We’ll sum up competing TV ads from two Republicans vying in a North Carolina House primary like this: My opponent is “pro-amnesty.” Response: No, you are. To which we say: Neither is.
Stories by Robert Farley
Republican Rep. Marsha Blackburn took a page from Democrats when she wrongly claimed that “the White House [is] paying women 88 cents for every dollar that a guy earns in comparable positions.” That’s not a comparison of “comparable positions.”
Another liberal group is attacking Republican Rep. Tom Cotton in Arkansas by saying Cotton has experience in the insurance industry and is attempting to undermine Medicare. Cotton’s insurance experience is limited to consulting work for a federal agency.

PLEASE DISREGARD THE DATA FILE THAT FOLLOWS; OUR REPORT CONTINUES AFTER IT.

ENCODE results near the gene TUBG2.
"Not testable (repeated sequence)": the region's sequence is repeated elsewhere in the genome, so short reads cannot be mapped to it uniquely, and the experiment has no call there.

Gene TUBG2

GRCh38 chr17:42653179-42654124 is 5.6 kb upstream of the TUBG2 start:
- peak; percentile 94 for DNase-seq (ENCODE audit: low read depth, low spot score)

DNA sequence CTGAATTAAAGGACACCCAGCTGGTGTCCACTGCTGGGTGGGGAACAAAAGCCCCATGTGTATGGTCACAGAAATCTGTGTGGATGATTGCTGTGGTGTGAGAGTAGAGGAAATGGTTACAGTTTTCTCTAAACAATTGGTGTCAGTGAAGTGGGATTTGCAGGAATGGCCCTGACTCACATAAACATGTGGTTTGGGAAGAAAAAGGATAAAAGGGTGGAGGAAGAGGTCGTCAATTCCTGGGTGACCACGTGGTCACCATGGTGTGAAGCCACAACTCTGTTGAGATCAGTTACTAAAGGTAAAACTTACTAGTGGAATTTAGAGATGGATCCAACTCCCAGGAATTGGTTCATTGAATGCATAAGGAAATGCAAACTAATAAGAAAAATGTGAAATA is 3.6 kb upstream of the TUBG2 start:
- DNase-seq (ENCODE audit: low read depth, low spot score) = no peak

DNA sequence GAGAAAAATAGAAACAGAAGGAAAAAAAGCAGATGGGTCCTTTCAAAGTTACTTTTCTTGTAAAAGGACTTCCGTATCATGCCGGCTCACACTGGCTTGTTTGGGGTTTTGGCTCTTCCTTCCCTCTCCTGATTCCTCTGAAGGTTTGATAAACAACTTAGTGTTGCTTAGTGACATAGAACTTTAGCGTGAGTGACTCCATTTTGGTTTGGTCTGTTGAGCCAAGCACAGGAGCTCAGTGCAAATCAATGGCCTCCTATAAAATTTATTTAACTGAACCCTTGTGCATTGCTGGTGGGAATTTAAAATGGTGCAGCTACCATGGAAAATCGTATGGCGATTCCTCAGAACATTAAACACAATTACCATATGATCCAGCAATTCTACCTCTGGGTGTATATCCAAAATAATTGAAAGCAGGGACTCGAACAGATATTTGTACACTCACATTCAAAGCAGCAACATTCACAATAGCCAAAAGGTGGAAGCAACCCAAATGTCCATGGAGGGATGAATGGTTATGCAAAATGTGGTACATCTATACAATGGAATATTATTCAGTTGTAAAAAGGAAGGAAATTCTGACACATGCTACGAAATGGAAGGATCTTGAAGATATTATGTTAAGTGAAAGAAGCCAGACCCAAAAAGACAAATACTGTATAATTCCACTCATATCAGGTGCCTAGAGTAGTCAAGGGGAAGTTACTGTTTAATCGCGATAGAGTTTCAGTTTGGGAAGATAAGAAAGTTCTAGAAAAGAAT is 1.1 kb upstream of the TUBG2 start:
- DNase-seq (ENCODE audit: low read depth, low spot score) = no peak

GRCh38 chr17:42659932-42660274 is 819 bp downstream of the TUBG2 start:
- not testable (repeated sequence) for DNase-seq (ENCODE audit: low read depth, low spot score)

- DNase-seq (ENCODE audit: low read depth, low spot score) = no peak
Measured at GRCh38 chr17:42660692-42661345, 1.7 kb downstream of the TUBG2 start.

Republicans cite a new survey to claim health insurance premiums are up 90 percent in New Hampshire because of the Affordable Care Act. But that figure is based on just one insurance broker in the state.
In a classic case of misdirection, the Senate Majority PAC claims the “out-of-state billionaire Koch brothers” are spending millions to elect Republican Bill Cassidy so that he will “fight for them” on issues such as their “fight to let flood insurance premiums soar.”
A slate of new ads from the 60 Plus Association evoke a well-worn conservative punching bag — “Obamacare” — to attack seven senators for supporting a lesser-known plan to overhaul the housing finance market.
Mitt Romney said he couldn’t think of a single “major country” that “has greater respect and admiration for America today than it did five years ago when Barack Obama became president.”